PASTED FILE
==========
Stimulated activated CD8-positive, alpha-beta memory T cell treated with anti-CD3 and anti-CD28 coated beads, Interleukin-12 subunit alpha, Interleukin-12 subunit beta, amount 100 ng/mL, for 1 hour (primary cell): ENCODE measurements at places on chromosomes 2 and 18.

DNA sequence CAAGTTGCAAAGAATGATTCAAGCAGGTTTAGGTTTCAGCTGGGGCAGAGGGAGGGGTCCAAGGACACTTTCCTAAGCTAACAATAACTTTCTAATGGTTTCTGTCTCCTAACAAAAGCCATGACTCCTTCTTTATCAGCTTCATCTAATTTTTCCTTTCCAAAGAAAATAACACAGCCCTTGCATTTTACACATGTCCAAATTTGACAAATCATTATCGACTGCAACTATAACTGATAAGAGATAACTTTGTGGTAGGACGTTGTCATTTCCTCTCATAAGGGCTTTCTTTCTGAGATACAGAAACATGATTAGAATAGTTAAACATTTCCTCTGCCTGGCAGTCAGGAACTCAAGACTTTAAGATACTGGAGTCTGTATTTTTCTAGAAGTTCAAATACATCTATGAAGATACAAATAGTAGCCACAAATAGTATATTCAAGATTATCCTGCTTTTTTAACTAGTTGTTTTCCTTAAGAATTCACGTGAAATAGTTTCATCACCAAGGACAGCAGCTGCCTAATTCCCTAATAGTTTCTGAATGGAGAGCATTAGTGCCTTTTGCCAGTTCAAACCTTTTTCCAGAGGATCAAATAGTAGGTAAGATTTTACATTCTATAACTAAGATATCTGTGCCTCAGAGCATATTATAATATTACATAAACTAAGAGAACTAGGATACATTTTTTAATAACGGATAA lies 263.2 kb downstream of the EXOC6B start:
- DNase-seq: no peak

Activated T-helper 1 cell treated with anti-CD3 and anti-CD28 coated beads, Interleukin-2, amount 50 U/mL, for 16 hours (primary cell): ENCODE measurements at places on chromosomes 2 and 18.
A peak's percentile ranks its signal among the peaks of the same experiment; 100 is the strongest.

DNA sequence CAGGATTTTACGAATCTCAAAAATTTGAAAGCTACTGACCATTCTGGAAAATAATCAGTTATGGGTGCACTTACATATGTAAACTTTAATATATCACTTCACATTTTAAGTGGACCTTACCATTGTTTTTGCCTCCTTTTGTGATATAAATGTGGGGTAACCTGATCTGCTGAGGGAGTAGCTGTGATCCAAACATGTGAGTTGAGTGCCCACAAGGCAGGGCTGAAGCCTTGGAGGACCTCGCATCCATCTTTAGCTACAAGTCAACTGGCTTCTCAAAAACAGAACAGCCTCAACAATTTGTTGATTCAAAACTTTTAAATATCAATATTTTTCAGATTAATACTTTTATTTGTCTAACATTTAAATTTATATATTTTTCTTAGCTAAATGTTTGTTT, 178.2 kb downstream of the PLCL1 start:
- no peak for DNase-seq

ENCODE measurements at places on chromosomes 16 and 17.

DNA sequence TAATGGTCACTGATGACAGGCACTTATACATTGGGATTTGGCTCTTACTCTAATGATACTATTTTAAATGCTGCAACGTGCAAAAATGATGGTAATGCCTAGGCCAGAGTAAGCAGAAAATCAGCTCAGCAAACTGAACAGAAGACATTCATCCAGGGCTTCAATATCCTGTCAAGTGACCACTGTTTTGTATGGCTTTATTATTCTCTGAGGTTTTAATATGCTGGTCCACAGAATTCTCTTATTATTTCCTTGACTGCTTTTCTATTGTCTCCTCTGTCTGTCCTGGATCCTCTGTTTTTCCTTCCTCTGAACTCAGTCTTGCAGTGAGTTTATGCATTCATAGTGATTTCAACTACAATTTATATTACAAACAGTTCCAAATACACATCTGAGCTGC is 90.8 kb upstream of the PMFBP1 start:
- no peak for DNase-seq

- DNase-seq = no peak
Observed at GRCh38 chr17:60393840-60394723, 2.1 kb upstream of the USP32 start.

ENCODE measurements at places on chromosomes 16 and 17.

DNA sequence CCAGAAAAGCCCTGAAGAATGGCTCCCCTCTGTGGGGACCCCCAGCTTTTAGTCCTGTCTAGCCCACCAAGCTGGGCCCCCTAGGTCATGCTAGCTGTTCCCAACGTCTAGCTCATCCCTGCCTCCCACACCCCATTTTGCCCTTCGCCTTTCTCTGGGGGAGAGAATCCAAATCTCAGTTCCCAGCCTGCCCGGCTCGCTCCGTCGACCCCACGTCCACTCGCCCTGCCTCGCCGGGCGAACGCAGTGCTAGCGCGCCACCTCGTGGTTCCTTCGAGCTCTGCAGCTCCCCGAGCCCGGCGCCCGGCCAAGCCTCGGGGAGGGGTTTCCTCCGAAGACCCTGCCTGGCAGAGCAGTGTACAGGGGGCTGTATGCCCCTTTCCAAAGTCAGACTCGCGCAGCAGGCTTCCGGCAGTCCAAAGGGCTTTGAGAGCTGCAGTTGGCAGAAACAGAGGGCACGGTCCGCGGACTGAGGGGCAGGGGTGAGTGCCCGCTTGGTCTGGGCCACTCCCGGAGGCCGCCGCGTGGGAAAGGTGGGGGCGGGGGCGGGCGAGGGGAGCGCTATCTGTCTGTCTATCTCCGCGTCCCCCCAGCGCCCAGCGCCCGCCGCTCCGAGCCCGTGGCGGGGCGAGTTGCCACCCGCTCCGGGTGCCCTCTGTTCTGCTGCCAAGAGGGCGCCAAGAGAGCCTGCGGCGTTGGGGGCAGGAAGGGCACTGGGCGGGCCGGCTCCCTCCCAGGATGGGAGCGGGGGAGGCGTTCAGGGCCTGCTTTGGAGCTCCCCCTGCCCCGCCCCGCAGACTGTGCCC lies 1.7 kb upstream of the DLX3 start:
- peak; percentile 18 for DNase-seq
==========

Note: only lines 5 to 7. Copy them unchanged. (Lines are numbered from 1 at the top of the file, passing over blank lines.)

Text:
A peak's percentile ranks its signal among the peaks of the same experiment; 100 is the strongest.

DNA sequence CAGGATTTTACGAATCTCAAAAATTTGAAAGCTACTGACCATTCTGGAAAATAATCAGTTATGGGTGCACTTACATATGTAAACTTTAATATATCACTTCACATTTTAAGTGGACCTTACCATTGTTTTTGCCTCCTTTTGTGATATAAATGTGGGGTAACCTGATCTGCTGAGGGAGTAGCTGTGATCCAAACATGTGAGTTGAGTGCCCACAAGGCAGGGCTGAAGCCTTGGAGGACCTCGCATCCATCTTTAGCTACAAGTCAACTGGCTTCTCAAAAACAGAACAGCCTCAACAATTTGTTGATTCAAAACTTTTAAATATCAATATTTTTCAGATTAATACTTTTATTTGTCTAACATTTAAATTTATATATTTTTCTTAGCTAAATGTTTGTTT, 178.2 kb downstream of the PLCL1 start:
- no peak for DNase-seq